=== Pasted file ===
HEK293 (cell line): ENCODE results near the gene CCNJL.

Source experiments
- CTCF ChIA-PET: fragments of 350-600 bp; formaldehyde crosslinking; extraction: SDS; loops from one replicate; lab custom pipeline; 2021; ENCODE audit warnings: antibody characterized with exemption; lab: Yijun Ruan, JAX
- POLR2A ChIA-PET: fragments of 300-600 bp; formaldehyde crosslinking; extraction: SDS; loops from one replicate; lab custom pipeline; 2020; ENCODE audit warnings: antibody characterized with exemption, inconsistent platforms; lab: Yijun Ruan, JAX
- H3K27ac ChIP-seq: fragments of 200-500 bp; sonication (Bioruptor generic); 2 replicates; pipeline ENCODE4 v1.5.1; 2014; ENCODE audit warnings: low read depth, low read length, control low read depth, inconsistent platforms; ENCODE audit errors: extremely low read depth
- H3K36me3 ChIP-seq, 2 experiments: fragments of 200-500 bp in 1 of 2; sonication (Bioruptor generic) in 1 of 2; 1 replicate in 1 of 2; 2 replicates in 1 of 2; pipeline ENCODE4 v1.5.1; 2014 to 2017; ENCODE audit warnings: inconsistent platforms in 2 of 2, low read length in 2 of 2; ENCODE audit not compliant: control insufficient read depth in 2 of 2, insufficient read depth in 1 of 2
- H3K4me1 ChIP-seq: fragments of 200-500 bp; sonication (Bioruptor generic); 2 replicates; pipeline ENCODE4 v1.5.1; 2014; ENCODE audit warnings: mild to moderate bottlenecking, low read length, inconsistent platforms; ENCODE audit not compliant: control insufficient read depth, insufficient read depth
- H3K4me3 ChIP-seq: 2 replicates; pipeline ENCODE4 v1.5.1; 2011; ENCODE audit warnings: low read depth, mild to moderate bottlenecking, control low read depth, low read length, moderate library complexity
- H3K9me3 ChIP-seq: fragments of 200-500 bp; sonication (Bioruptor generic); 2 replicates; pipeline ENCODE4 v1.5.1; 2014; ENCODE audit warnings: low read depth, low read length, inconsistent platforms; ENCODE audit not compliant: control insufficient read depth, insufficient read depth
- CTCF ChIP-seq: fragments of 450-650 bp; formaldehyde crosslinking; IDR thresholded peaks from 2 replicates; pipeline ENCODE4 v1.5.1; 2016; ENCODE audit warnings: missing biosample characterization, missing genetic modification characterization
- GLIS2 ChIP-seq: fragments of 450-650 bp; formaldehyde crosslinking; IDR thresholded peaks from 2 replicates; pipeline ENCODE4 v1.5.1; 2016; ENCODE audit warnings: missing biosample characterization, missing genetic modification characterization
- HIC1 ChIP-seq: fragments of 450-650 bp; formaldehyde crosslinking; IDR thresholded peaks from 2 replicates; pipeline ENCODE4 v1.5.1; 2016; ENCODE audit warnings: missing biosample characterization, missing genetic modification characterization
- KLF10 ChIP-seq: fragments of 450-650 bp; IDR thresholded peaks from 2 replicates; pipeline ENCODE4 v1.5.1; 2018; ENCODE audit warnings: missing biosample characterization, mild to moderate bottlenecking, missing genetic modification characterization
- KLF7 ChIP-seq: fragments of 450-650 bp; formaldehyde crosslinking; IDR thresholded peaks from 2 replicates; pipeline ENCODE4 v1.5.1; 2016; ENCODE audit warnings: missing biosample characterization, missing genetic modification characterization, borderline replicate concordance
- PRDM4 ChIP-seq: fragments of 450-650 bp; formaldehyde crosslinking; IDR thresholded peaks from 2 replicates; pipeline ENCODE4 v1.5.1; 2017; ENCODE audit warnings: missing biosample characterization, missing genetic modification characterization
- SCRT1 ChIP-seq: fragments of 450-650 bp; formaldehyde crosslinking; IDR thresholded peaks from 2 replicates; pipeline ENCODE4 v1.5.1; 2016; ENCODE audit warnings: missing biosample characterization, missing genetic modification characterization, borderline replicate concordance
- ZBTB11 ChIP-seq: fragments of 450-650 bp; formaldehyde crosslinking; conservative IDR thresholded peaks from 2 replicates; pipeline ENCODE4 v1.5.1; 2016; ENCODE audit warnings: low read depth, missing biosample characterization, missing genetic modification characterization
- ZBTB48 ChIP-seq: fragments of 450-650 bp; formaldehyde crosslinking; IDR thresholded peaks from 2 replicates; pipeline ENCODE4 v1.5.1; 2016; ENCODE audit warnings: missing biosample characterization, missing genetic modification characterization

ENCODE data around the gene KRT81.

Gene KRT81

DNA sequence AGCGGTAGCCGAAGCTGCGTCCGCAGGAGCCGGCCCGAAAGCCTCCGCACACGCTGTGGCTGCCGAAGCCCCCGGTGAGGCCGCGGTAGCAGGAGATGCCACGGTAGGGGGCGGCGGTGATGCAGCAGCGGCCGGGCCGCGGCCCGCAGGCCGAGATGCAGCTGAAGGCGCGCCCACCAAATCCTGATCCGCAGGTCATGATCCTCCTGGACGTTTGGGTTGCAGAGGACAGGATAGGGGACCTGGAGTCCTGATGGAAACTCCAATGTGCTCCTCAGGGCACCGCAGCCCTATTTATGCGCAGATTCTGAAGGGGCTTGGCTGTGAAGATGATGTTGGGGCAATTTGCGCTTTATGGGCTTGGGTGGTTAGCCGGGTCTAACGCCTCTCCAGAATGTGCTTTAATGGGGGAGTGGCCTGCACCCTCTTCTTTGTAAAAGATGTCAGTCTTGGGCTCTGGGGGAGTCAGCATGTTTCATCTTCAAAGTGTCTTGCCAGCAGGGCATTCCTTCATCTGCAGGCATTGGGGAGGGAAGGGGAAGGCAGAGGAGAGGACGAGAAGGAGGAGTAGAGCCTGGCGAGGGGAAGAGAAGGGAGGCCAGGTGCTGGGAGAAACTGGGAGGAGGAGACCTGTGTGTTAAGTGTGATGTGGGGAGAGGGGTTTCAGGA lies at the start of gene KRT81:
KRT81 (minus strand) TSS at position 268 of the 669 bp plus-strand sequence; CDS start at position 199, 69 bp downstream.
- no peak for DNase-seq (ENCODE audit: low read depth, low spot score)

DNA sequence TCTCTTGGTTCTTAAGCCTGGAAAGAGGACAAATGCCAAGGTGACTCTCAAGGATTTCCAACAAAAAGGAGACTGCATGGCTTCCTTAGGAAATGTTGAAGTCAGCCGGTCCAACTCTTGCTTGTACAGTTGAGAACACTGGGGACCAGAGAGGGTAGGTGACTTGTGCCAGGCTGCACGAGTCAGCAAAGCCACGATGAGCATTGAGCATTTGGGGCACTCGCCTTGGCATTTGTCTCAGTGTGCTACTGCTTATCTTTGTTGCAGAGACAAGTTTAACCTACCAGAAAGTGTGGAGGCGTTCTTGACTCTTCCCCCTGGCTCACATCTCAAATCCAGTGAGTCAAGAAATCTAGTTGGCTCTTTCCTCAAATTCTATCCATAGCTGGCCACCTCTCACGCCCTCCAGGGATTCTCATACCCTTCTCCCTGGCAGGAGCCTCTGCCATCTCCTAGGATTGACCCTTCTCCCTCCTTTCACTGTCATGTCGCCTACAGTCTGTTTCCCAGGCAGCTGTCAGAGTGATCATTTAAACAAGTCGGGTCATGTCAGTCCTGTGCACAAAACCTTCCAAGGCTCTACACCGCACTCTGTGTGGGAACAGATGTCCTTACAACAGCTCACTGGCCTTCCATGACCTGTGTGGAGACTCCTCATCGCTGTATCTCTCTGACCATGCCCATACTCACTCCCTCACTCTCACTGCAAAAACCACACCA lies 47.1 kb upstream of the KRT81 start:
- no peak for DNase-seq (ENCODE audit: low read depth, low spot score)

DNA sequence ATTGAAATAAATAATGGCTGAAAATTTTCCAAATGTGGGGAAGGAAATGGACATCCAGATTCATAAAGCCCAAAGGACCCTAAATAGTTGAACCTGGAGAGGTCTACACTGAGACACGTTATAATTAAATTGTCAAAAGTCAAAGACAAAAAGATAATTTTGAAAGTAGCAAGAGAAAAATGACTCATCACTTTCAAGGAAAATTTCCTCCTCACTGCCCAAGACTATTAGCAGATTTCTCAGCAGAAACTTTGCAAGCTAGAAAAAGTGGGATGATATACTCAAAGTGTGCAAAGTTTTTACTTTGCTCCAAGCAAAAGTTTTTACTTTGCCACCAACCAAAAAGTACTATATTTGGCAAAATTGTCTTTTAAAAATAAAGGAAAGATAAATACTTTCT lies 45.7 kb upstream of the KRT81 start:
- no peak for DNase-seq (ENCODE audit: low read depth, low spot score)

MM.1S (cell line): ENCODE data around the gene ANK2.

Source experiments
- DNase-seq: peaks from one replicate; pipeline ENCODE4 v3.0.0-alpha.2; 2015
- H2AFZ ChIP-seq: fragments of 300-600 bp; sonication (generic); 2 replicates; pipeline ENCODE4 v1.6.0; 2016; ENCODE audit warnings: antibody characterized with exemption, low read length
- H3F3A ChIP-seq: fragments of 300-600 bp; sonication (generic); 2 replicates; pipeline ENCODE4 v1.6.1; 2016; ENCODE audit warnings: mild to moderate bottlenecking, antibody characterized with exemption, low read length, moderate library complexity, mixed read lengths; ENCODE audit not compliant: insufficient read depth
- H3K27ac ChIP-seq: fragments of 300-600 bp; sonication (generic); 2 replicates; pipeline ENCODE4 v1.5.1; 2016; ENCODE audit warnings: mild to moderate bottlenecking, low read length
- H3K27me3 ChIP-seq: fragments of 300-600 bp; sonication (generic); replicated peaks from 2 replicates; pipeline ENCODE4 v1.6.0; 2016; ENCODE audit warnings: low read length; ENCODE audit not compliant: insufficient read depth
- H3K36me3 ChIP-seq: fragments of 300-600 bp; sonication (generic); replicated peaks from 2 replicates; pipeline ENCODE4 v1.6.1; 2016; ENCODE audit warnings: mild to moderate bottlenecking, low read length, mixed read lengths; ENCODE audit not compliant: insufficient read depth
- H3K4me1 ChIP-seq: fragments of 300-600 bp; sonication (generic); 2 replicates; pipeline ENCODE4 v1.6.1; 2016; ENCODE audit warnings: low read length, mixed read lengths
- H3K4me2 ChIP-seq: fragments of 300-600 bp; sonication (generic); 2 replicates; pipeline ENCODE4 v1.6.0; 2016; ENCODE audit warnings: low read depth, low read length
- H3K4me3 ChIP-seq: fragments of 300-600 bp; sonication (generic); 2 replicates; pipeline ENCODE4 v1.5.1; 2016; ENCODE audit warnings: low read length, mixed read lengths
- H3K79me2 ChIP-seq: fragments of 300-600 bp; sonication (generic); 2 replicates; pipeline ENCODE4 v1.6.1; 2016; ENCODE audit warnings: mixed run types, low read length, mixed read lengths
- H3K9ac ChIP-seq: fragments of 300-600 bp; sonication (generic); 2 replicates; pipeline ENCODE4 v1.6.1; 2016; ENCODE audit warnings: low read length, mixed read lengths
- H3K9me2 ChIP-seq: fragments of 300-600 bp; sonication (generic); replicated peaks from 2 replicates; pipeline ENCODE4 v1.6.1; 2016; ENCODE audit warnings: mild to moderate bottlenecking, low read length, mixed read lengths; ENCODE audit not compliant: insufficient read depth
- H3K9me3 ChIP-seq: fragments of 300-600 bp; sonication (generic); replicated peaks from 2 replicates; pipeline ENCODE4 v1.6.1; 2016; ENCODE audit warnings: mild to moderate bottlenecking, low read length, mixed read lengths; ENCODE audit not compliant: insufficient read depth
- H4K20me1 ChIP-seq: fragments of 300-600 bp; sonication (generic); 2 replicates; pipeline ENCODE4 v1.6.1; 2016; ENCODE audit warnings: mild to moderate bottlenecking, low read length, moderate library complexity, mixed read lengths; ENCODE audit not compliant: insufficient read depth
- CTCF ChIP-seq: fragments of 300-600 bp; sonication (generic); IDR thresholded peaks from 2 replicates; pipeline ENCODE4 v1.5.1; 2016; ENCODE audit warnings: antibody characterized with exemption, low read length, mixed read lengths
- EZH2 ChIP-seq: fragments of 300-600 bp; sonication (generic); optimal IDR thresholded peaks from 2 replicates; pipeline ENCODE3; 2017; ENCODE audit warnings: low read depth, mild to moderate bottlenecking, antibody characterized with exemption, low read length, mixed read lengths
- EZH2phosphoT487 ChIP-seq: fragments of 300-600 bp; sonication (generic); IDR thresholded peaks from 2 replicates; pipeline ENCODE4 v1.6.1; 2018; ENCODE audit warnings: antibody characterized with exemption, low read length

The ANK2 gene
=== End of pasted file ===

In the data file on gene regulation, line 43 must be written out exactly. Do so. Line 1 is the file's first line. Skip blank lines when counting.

- H4K20me1 ChIP-seq: fragments of 300-600 bp; sonication (generic); 2 replicates; pipeline ENCODE4 v1.6.1; 2016; ENCODE audit warnings: mild to moderate bottlenecking, low read length, moderate library complexity, mixed read lengths; ENCODE audit not compliant: insufficient read depth